Senate Passes Energy Reform BillApril 27, 2016
On April 21, the Senate approved by a vote of 85-12, the Energy Policy Modernization Act of 2016 (S. 2012) which was championed by Senate Committee on Natural Resources leadership– introduced by Chair Lisa Murkowski (R-Ala.) and Ranking Member Maria Cantwell (D-Wash.) was an original cosponsor. The legislation was initially brought to the floor for Senate consideration in January this year, but stalled when an amendment to provide financial resources to Flint, Michigan was not included in the bill. After several months of negotiations, the amendment was withdrawn with the expectation that it will be attached to a piece of moving legislation in the very near future.
The legislation generally avoids controversial energy topics like climate change. However, it does address many bipartisan energy priorities. Included in the legislation are significant portions of the long-stalled Energy Savings and Industrial Competitiveness Act of 2015 (S. 720) which addresses energy efficiency issues and was introduced by Sen. Rob Portman (R-Ohio). These provisions would seek to boost energy efficiency in the manufacturing and commercial sectors as well as establish voluntary national model building codes. More broadly, the legislation will also streamline the federal approval process for natural gas exports and electric transmission lines as well as bolster cybersecurity protections for the energy grid.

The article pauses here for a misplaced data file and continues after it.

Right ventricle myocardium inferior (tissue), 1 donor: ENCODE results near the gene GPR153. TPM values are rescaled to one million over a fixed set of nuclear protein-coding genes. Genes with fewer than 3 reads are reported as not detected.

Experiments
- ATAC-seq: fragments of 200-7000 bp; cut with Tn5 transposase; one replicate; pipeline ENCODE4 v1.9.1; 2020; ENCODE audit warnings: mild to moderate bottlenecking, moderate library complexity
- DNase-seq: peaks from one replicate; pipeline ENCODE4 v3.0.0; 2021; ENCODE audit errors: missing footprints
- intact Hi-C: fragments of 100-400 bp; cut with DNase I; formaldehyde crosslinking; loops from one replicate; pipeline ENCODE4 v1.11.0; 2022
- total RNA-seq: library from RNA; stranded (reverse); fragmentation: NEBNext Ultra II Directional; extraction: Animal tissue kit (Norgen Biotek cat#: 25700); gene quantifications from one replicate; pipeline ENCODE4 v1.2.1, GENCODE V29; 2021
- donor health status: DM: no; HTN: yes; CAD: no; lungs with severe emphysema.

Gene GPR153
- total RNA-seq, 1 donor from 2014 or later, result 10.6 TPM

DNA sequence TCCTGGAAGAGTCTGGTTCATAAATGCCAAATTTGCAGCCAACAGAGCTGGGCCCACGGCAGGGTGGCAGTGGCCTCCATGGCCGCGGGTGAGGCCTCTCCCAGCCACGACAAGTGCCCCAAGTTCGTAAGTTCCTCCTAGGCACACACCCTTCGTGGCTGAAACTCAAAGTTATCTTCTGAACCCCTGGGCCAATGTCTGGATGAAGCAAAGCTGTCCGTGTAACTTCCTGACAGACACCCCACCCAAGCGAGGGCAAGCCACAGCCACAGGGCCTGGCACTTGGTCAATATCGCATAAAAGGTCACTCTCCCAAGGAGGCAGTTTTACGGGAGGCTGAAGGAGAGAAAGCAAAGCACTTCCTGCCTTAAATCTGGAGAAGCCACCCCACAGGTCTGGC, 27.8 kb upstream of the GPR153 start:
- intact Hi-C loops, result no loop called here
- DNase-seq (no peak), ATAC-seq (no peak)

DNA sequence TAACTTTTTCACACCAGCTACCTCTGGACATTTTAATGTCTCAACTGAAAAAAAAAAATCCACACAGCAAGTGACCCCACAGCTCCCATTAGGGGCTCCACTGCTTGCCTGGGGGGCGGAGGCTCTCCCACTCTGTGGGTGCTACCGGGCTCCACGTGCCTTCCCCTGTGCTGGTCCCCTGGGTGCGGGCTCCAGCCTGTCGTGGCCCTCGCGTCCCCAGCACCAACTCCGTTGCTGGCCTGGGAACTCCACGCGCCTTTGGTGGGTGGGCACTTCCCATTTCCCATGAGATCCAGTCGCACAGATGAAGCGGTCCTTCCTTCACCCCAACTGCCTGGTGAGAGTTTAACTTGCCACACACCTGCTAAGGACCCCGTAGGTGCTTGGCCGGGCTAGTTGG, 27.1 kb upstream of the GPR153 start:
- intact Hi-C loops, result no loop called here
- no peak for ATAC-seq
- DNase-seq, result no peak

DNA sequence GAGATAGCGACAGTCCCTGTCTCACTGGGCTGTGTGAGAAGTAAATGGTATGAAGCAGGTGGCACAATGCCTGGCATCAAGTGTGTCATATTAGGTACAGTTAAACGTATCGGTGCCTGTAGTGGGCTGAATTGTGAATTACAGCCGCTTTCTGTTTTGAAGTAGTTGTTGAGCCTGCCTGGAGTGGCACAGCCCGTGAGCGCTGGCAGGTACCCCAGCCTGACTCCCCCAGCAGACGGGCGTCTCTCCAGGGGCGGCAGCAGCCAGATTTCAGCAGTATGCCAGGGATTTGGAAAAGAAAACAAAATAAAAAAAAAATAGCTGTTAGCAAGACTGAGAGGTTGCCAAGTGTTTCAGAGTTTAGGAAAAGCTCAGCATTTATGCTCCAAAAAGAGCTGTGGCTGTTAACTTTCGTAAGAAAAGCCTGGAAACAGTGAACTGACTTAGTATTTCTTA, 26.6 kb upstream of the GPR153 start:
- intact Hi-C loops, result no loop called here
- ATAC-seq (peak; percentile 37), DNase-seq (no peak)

The legislation will now be conferenced with the North American Energy Security and Infrastructure Act of 2015 (H.R. 8) which was introduced by House Energy and Commerce Committee Chairman Fred Upton (R-Mich.) and passed the House in December 2015. That legislation was approved with little Democratic support and under the threat of a veto from the White House. However, some of the provisions to which the White House objected in that legislation were passed separately as part of the budget deal last year, making a conferenced bill more likely to be signed by President Barack Obama. Sen. Murkowski expects that the conference will be able to complete its work before the August recess.
Small businesses operate on much smaller margins than larger companies, and are therefore increasingly susceptible to swings in the energy prices that accompany an unreliable energy grid. Small businesses are also encumbered by the power outages that accompany an unreliable energy grid which lead to work stoppages and delays in production. Having a reliable energy infrastructure is absolutely essential to the small businesses which provide almost half of all private sector jobs in communities across the country.